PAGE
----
Shredded Beef Puffy Taco at Margarita’s

Five locations including the original at 2829 Southwest Blvd., KCMO and in Johnson County at 7890 Quiver Road, Lenexa.

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Puffy tacos are what they sound like: They’re flash-fried so the flour tortillas puff up and get brittle and crunchy. The style was supposedly invented in San Antonio back in the days of disco, but they’re also a favorite at this beloved five-strong local chain. At Margarita’s, order two of the puffy tacos filled with shredded beef ($5.50 each) and generously topped with two types of cheese, shredded and sprinkled, for a big and hearty meal. –MC

Deshebrada on Flour Tortillas At San Antonio

830 Kansas Ave., KCK

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If you were only going to eat one taco on this list—though you should instead eat many tacos on this list—this would be my top pick. San Antonio makes fresh flour tortillas that are perfect with the simple, stewy shredded beef known as deshebrada ($2). Splashed with green or orange salsa, these are beef tacos in their purest, most elemental form. –MC

Tijuana Sausage at Sancho Streetside

11101 Johnson Drive, Shawnee

 

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Most of the inventive menu items at Sancho Streetside come off the kitchen’s wood-fired grill. Order the Tijuana sausage taco ($5) for a taste of what happens when spicy pork sausage is smoked with pecan wood and encased in a flour or corn tortilla with arugula, jack cheese, pickled jalapeños and spicy-sweet cayenne pepper crema. Spoiler: only good things. –NG

Bacon Breakfast Taco at Summer Moon

9127 Metcalf Ave., Overland Park

Austin-born Summer Moon has locations across Texas, all serving coffee made from beans that are roasted over an open fire of oak and drinks that use its own Moon Milk creamer. Summer Moon recently expanded to Overland Park, bringing the state’s beloved breakfast tacos ($4) along for the ride. These are textbook Texas breakfast tacos, with fluffy eggs and a bit of bacon nestled in a super-soft and pliable flour tortilla, and they pair well with a latte. –MC

Birria At Tacos El Guero 100% Michoacanos

1410 Minnesota Ave., KCK

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Every once in a while, you come across a dish that bowls you over. You know what I mean: In the few moments where your tongue acclimates itself to the taste and those hard-working neurotransmitters connect the dots in your brain, you’re suddenly tasting a memory long forgotten, a legacy that isn’t yours, someone else’s first heartbreak. Somewhere between the cloves and cumin and cinnamon, between the ancho and guajillo, the succulent beef birria ($3) at Tacos el Guero captures this magic. Served in corn tortillas with diced onions, cilantro and a side of irresistible consomé. –NG

Tacos de Canasta at Miranda’s Mexican Food Truck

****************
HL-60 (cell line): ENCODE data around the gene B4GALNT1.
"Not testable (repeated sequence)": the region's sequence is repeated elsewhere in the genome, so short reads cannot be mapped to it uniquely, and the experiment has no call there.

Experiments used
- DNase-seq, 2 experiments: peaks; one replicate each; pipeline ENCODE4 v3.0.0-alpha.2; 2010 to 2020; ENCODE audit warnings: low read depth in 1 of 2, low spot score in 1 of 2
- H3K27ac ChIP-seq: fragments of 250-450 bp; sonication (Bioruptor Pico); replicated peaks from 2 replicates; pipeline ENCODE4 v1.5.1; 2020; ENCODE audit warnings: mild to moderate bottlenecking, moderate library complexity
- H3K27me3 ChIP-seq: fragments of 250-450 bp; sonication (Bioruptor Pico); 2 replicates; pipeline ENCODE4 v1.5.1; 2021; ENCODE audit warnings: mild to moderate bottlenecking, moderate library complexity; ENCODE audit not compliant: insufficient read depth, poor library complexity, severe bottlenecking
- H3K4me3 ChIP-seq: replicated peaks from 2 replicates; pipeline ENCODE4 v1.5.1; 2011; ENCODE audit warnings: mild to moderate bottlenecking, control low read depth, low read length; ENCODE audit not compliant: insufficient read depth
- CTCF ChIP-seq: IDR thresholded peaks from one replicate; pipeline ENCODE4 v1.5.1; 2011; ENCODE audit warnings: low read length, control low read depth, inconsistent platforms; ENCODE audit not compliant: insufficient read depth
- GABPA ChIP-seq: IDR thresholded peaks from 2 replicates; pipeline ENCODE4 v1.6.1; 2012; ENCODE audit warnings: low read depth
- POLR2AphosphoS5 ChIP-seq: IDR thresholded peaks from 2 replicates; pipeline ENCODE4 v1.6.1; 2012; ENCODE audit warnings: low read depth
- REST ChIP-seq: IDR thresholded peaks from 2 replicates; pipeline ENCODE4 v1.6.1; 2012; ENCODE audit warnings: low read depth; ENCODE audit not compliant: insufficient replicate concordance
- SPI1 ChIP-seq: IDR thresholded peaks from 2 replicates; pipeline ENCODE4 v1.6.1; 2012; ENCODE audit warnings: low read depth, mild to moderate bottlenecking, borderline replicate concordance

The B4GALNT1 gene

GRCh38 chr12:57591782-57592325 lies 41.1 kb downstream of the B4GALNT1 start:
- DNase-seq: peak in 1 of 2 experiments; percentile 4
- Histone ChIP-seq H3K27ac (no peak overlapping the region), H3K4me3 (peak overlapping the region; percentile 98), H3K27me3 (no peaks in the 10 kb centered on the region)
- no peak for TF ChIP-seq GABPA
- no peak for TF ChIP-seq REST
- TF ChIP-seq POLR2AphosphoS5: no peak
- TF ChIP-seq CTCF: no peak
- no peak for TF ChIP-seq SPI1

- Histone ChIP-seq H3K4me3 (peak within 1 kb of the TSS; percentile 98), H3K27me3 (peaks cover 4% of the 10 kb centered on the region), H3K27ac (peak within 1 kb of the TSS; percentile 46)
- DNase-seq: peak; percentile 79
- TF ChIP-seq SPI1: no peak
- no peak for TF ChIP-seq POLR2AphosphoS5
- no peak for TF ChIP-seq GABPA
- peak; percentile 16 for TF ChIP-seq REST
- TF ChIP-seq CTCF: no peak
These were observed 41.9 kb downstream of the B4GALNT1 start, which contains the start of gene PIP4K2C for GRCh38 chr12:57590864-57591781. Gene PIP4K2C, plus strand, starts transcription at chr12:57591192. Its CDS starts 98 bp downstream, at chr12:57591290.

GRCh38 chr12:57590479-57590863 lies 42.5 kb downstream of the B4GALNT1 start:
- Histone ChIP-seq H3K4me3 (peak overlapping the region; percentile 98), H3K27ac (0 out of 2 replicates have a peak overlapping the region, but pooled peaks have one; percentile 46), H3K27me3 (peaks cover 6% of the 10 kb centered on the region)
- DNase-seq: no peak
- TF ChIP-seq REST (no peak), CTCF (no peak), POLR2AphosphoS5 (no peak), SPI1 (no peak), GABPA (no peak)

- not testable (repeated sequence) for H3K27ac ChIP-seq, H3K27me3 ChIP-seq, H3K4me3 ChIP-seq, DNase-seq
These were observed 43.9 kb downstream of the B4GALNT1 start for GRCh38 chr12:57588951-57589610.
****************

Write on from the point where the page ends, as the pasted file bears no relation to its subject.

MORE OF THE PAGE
3029 Southwest Blvd., KCMO

In the 1960s and ’70s, Luis Lezama’s family would make a living by selling their tacos de canasta by the railroad in his hometown of Veracruz. When he and Ana Mirandas, his co-chef and wife, opened their food truck in 2019, he dusted off the family recipe. In Mexico, vendors sell tacos de canasta out of a basket (the canasta) lined with plastic and wax paper, which keeps them warm. Fillings vary, but Lezama braises pork shoulder with lard and a pepper medley for four hours before draining the liquid. His modernized tacos de canasta ($2.50) mimic the effect of his family’s recipe while keeping the health department happy: He dips corn tortillas in the juice, stuffs them with pork, cabbage, radish and cilantro and gives them a quick fry on the flat-top. The effect: a little crunch, a lot of flavor and total satisfaction. –NG

The Jorje at Taco Republic

500 County Line Road, KCK

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The Jorje at Taco Republic ($4.50) is like a taco roulette—you don’t know if you’re getting the crispy, craveable pork belly or refreshing blackened shrimp in every avocado and chipotle aioli-accentuated bite. Either way, these two proteins make a fantastic taco combo you won’t find anywhere else. If you’ve got the thirst for an outside-the-box margarita, try their take on the Mezcal marg with desert pear syrup and a hint of lime. –NB

Suadero at Taqueria Hernandez Food Truck

4722 Independence Ave., KCMO

If you’re unfamiliar with suadero, pay a visit to Taqueria Hernandez food truck, parked at the O’Reilly Auto Parts store on Independence Avenue Suadero ($2) is a smooth cut from the breast of the cow (carnicerias call it “rose meat” for its pink hue). At Taqueria Hernandez, it is delicately stewed until it shines, resulting in a taco filling that is boldly, unapologetically beefy. –NG

Carnitas At Ricos Tacos Lupe

802 Southwest Blvd., KCMO

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You can’t miss Rico Tacos Lupe. The storefront is bordered in a bright orange paint. Inside, you’ll find a quaint, character-filled tavern with friendly masked staff waiting to take your order. If there’s one takeaway, it’s that you try the tender carnitas tacos ($1.75) drizzled in their zesty green salsa—they’re crushable in just a few bites. –NB